Sunday, January 9, 2011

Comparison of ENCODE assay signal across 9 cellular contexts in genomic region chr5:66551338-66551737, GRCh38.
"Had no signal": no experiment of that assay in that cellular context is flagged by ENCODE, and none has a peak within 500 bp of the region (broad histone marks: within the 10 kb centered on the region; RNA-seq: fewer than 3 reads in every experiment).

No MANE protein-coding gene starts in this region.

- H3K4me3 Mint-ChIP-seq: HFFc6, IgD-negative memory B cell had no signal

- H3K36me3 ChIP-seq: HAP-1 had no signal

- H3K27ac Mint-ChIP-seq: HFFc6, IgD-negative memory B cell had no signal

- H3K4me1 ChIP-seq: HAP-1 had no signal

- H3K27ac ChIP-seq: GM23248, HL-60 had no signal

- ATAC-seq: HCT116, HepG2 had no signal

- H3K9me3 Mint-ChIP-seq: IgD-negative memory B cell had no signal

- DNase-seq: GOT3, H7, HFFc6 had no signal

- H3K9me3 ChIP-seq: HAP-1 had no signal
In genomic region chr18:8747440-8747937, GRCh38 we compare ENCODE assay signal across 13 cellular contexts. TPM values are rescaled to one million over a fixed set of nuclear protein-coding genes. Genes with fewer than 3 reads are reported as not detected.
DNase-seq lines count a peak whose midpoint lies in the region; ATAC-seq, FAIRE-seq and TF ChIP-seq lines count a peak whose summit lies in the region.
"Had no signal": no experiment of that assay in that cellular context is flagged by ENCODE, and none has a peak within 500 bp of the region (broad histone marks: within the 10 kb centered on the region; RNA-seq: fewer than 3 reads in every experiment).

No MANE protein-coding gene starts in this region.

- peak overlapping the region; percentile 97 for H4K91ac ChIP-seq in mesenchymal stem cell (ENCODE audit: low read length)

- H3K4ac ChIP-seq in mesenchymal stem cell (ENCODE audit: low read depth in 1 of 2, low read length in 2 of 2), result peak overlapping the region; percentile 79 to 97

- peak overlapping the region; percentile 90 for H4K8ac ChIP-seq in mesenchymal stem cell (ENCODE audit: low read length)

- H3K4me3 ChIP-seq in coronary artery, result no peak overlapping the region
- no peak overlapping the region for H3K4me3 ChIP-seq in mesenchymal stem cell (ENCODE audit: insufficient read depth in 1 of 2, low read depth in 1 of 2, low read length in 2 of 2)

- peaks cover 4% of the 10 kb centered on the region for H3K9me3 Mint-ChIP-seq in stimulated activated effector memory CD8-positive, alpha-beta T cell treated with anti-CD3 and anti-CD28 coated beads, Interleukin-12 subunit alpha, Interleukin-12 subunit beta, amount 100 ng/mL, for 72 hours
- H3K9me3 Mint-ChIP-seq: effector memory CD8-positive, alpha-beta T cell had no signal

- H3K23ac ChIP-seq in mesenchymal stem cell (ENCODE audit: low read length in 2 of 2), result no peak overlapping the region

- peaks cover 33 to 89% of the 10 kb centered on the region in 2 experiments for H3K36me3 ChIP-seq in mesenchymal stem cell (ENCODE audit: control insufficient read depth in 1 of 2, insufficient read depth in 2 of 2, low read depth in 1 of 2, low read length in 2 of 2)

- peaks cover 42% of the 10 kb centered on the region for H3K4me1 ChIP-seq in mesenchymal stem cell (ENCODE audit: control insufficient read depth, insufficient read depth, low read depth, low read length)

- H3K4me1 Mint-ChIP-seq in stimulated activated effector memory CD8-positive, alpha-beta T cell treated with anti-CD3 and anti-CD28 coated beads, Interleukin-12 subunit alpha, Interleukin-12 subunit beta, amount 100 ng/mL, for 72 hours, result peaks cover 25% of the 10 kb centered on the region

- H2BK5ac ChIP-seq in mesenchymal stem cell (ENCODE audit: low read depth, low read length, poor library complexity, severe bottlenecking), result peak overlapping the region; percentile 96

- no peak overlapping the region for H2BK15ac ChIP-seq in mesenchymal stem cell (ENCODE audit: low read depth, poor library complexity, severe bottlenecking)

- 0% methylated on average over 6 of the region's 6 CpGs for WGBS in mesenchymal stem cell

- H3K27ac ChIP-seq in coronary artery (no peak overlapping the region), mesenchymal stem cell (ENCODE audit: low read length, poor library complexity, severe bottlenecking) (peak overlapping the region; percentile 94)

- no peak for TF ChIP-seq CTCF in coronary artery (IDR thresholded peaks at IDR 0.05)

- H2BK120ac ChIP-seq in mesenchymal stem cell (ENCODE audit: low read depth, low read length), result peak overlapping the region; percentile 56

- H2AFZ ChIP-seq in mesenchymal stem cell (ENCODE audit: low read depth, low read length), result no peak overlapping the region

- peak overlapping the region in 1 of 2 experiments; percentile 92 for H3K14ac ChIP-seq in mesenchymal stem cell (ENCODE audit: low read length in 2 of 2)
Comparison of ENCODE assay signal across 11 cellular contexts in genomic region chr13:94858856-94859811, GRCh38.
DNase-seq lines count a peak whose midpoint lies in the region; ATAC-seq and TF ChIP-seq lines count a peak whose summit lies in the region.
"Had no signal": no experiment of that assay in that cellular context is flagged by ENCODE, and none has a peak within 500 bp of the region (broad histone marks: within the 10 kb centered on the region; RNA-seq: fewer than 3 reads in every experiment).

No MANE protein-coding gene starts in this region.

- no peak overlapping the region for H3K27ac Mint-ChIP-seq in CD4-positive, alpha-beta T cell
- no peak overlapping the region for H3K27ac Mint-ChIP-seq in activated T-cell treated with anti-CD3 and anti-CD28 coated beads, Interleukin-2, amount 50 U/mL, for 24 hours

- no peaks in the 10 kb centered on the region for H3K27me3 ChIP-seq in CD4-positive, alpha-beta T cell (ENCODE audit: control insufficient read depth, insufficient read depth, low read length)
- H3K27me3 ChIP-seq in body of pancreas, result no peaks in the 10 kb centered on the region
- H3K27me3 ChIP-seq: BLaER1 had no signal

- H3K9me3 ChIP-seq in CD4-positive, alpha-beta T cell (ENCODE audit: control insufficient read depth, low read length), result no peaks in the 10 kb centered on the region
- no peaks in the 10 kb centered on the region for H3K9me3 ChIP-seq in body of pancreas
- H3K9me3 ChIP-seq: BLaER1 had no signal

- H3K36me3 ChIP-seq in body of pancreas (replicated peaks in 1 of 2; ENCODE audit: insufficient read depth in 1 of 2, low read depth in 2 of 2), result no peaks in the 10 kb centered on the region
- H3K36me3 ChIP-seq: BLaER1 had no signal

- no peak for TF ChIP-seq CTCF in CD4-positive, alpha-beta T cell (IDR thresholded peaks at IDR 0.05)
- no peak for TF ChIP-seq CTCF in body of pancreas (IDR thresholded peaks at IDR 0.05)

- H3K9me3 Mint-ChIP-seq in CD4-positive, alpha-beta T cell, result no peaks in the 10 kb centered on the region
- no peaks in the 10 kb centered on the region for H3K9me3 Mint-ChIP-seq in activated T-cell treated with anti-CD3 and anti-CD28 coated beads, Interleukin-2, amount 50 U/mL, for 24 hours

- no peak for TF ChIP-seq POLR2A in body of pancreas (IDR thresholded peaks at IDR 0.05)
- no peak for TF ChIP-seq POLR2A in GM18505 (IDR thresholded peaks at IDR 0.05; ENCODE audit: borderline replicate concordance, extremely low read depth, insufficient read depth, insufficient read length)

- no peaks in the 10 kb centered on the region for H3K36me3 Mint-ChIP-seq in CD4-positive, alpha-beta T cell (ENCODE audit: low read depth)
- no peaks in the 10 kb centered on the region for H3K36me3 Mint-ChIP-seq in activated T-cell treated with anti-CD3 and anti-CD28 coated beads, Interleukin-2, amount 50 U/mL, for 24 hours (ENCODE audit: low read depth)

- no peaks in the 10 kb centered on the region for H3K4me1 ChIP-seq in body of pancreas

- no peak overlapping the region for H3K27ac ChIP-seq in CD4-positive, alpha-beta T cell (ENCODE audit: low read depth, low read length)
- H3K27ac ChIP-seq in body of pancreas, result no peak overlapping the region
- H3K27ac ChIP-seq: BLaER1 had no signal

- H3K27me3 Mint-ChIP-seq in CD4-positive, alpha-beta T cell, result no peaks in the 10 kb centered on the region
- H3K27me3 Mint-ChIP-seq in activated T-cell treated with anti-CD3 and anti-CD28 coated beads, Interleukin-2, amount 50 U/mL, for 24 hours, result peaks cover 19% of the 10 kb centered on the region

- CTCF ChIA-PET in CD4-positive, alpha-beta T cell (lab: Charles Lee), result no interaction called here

While not an electronic music release per se, Alexandro Jodorowsky's 1970 soundtrack to the film of the same name has always been viewed by me, and certainly many others, as a fascinating mixture of heartfelt circus sentimentalism, and clattering percussion, along with hints of the bizarre. Seen by many as pretentious even in the context of the late 60's and early 70's, I have always been of the opinion that the film El Topo was the work of a renaissance man who was willing to take creative chances that while not always successful more often than not resulted in images of great evocative beauty. The soundtrack, though indebted to Ennio Moricone, curiously points the way to Moricones' Mission soundtrack. Part spagetti-western, part morality play and zen parable, El Topo has proven to be an influence on many artists from Dennis Hopper to David Lynch. The piece that ends the soundtrack, La Primera Flor Despues Del Diluvio(The First Flower After the Flood) is breath-taking; starting with what sounds like heavily distorted electronic noise/instruments morphs into the sounds of a crying baby after which Master Musicians of Joujouka-like trance horn sounds joyously appear followed by the flute theme with swelling orchestration that started the film/soundtrack. A distant wind quietly proclaims the end. Mystic/madman/artist, Jodorowsky is a man to watch and listen to.

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